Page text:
The Hippocratic Oath is perhaps the most widely known of Greek medical texts. It requires a new physician to swear that he will uphold a number of professional ethical standards. In the oath, a physician swears:
To hold him who taught me this art equally dear to me as my parents, to be a partner in life with him, and to fulfill his needs when required; to look upon his offspring as equals to my own siblings, and to teach them this art, if they shall wish to learn it, without fee or contract; and that by the set rules, lectures, and every other mode of instruction, I will impart a knowledge of the art to my own sons, and those of my teachers, and to students bound by this contract and having sworn this Oath to the law of medicine, but to no others.
I will not give a lethal drug to anyone if I am asked, nor will I advise such a plan; and similarly I will not give a woman a pessary to cause an abortion.
Sadly, we live in a day and age where that oath has become null and void for some doctors.
Consider this case … a couple with a new baby on the way are excited at the news. The baby was already 20 weeks gestation and Hannah Boland’s two toddlers were excited about the prospects of a sibling.
“Your husband isn’t with you?” The doctor looked concerned. Hannah Boland had decided to go alone for her follow-up appointment.
“I like having the husband or partner present in these sorts of situations. We detected a problem with your baby’s scan,” the doctor continued. “There seems to be a problem with his brain.”
The baby’s brain had not developed, the doctor explained. The condition could not be altered. It was unlikely he would be born alive. If he survived birth, he would have a few, short, painful moments to live.
Their baby Stephen was diagnosed with Alobar HPE at the 20 week ultrasound scan. There was continued pressure put on the family to terminate the pregnancy, for according to medical staff, Stephen’s life had no value. There was no certainty that he would be born alive, and if he was, he may live for a few moments, a few days, or even several years. In any event, he would never progress beyond the ability level of a newborn child, and would potentially suffer from major complications such as seizures, uncontrollable body temperature, feeding and sleeping difficulties and fluid on the brain, to name a few.
That news was shocking enough but Hannah says that what came next was more shocking: doctors decided that Hannah should have an abortion because the baby wouldn’t live long. Worse, one physician suggested that Hannah and her husband just let their baby starve to death.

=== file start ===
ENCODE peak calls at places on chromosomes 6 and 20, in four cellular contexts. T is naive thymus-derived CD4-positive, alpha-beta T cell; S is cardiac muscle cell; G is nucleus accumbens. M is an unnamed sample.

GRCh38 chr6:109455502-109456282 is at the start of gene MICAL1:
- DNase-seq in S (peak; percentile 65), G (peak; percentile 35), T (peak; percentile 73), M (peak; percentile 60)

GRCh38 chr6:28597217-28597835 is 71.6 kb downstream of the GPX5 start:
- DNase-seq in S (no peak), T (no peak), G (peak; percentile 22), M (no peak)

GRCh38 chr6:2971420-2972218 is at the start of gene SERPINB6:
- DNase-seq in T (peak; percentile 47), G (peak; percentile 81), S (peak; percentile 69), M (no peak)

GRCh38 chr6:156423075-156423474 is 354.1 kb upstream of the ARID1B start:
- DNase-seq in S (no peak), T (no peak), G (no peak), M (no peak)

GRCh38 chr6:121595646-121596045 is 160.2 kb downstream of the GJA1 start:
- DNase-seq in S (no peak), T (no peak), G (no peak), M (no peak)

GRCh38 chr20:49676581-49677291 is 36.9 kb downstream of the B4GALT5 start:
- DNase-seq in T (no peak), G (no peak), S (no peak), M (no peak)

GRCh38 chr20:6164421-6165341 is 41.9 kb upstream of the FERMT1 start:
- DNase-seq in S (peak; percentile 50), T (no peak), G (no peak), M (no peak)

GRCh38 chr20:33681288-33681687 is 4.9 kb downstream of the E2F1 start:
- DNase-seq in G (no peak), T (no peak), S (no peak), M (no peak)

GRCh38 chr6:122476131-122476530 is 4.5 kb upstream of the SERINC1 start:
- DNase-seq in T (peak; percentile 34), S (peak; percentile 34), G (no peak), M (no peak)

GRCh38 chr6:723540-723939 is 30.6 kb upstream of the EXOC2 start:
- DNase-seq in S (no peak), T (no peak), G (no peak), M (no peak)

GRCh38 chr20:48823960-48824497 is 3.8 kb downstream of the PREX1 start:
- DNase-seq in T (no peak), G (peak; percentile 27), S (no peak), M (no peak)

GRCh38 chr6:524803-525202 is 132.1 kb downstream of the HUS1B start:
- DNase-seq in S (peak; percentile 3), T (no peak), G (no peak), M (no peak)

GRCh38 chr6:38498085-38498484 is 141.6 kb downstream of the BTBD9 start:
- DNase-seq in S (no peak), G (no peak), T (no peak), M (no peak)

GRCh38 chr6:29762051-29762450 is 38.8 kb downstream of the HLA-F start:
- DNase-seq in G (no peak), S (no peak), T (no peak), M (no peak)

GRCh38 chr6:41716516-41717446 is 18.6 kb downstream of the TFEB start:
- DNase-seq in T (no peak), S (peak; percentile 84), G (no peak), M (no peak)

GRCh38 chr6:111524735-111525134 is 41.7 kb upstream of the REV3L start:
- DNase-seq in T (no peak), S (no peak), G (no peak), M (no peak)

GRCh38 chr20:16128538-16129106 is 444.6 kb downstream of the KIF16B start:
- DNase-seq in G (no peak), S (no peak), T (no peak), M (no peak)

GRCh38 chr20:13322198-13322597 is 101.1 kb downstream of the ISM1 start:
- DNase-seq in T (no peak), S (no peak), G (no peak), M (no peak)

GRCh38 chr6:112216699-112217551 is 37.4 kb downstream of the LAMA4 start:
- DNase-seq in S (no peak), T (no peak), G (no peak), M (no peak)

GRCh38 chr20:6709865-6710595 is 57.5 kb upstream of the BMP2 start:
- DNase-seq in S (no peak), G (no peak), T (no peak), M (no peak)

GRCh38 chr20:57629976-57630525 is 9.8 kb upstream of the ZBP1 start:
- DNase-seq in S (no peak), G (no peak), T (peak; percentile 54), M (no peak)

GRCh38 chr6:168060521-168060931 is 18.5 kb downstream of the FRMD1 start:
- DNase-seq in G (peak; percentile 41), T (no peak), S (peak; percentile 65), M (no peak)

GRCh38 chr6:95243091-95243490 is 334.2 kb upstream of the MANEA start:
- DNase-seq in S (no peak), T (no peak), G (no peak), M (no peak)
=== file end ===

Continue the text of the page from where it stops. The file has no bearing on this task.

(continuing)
Abortion was never an option for the Bolands. “With our first child, we went through those questions because they can do prenatal testing.” Those tests were “a waste of time,” she said. “We knew that that was not something God would want us to do…Who are we to say that that person is not worthy to live?”
Almost every doctor they met recommended an abortion. Hannah says one doctor said at a consultation, “Tell me why I am here? I don’t even know why I am here. There is no hope for your baby. No. None. There is a 99.9 percent chance of your baby dying right after he is born. It is likely that he will just gurgle a little and then die. I won’t even be present at his birth; there is no point.”
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The doctors also thought there was no point in giving the baby oxygen in the event that he lived after birth. One doctor suggested simply letting the baby starve.
Prayers and tears were all the couple was left with. They loved their son and wanted what was best for him. They had to decide on their own what that would mean.
Thankfully, Hannah and her husband let their baby live.
Knowing that “every child is a gift from the Lord” (Psalm 127:3), Hannah and Michael fought for Stephen’s well-being even up to the hour of his birth. By the grace of God, Hannah and Michael were able to enjoy 47 precious hours with their son before he passed into the presence of his heavenly father.
The birth took three days. When Stephen was born, “he stunned the theater staff with his loud, healthy cry. It was a far cry from the gurgling, dying cry they had expected to see,” Hannah recounted in a book she later published about her son.
Their son looked healthy and beautiful. Tears rolled down Michael’s cheek and family members trickled in and out to meet and cuddle the new baby. Stephen’s brother and sister were excited to meet him, but too young to fully process what was going on. They only understood that he was very sick.
This month marks the one-year anniversary of Stephen’s birth. Hannah has written an account of his life, “47 Hours with a Prince.”
“I want to help people in the way I have been helped,” she says, explaining that a Christian counselor helped her though the many months of grieving that followed the death of Stephen. She hopes to help those with emotional illness, noting, “the emotional side of us is just as prone to illness as any part of us.”
Hannah’s book, ’47 Hours with a Prince’ shares her emotional, physical and spiritual journey from the time she fell pregnant through to the birth and death of their son, and the months of grief to follow. Her book overflows with her love for Jesus and her experience of the grace of God in the most heartbreaking of circumstances. Her message to readers is that God truly is purposeful in all of his creation. She also gives advice and guidance to family and friends of those suffering in difficult circumstances, of how to best support and care for loved ones.